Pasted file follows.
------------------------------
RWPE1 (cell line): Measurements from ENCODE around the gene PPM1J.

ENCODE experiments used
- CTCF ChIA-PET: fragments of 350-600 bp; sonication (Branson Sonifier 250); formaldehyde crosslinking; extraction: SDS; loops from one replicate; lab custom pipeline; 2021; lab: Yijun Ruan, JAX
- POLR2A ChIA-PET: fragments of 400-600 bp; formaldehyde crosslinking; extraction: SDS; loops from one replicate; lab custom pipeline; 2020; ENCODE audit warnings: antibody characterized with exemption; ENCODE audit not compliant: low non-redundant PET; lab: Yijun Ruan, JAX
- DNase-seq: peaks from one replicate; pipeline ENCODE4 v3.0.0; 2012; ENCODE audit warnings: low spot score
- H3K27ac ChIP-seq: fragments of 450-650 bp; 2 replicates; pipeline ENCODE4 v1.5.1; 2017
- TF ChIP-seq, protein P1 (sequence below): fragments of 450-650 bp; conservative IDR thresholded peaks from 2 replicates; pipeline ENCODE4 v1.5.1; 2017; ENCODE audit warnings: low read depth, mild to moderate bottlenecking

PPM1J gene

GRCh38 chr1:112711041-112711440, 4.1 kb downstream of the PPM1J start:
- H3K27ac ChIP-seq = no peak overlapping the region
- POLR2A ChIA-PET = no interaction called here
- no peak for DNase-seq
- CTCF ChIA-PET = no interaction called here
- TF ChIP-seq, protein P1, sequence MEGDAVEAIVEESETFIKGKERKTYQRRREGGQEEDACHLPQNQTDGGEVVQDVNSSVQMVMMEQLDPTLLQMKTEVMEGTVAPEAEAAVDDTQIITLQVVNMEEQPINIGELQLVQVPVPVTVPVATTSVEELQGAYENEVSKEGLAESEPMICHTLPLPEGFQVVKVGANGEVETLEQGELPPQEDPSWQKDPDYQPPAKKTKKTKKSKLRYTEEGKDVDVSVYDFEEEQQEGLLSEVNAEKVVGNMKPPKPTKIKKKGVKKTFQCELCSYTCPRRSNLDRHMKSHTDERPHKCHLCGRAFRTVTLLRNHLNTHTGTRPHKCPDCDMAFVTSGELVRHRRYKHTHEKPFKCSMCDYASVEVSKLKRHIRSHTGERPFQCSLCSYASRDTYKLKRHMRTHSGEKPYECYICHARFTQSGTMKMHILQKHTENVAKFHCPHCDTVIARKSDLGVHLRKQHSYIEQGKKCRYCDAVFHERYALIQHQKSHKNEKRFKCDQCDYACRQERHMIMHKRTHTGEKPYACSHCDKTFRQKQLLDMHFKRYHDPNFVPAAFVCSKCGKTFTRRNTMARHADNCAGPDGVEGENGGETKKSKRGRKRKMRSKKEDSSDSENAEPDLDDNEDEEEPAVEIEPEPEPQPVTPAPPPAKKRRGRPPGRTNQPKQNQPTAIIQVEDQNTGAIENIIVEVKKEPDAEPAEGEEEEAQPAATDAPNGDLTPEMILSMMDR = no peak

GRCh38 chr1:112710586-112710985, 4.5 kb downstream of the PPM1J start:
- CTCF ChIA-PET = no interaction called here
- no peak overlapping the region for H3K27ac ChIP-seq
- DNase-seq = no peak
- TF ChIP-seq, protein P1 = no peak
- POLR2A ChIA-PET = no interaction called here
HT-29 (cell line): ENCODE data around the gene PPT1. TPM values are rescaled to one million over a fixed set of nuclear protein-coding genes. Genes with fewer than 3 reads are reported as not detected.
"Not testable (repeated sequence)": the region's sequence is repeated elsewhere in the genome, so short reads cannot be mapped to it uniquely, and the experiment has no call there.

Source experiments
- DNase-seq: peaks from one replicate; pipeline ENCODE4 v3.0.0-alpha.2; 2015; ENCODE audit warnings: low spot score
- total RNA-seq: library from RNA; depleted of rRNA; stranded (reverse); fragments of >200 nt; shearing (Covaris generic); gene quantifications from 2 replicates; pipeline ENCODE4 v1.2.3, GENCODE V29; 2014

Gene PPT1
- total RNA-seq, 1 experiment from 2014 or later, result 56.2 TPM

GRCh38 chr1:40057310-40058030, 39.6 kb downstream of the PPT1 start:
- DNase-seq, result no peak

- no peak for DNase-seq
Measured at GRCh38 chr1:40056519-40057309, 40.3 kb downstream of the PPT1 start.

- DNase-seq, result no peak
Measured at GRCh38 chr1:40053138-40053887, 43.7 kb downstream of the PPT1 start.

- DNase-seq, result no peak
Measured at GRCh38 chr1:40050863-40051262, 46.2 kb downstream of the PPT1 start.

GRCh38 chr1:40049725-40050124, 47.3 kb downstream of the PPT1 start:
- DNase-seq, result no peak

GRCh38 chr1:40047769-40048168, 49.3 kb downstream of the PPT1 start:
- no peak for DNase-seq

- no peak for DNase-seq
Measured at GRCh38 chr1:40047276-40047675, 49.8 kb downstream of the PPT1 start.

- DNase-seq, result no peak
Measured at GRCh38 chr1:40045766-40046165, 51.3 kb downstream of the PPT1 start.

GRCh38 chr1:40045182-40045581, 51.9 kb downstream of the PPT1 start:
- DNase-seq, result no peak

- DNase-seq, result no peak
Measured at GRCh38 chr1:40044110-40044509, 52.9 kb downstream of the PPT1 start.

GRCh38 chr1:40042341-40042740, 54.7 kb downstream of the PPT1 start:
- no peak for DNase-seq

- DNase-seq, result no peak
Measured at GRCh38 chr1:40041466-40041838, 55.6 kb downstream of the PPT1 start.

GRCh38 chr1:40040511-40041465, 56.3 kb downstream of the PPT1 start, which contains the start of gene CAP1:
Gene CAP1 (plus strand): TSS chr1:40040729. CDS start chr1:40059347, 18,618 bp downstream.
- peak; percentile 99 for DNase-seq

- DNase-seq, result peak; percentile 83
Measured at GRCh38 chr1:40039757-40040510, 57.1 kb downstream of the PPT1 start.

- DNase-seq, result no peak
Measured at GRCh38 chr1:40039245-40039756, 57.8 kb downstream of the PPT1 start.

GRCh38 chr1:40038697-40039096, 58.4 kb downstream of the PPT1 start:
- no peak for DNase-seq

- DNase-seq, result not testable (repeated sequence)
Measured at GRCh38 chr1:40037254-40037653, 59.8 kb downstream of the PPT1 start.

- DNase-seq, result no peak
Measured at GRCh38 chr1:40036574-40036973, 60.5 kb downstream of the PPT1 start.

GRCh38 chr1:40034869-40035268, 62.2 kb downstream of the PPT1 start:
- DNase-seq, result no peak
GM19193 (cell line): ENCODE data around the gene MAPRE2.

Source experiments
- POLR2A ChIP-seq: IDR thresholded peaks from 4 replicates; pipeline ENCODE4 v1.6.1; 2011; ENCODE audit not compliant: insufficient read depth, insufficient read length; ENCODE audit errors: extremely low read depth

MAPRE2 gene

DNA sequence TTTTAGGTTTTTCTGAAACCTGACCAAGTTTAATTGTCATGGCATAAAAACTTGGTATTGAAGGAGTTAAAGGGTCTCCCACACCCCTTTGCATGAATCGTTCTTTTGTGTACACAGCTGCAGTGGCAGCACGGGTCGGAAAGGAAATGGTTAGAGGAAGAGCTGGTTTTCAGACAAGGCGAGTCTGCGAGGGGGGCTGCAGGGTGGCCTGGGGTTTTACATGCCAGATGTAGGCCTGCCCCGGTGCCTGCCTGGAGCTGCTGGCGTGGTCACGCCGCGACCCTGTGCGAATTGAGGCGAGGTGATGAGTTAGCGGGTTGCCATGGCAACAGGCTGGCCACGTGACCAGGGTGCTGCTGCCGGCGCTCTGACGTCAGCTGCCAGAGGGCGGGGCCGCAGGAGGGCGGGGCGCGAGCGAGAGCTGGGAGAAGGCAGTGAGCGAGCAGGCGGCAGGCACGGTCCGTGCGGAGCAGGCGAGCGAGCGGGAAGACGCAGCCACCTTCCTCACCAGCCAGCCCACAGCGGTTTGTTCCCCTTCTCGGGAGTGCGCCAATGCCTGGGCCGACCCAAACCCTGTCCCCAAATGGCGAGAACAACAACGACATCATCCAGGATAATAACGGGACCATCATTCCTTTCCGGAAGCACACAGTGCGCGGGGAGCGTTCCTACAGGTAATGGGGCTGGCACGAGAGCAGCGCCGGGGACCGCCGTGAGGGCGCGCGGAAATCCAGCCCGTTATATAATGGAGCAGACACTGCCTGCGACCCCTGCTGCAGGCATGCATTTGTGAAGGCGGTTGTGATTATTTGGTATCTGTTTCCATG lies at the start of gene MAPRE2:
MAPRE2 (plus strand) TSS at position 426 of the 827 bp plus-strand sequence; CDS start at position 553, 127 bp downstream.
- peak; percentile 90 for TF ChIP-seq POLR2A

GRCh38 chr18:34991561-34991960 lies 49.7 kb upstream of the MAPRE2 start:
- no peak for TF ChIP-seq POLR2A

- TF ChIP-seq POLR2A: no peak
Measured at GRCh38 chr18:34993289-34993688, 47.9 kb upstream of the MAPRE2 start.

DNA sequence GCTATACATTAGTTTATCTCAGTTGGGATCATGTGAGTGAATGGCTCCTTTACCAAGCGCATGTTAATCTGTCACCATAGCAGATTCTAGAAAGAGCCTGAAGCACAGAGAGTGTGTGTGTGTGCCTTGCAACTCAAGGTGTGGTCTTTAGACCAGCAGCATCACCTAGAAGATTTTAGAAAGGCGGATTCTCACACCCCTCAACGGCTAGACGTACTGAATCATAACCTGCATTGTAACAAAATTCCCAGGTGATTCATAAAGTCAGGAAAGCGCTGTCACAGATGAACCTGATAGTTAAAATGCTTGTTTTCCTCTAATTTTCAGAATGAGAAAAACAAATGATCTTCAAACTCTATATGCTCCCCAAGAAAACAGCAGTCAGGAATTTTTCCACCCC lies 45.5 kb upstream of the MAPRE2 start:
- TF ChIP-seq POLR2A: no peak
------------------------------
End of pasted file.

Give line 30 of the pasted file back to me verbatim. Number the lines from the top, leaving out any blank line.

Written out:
- no peak for DNase-seq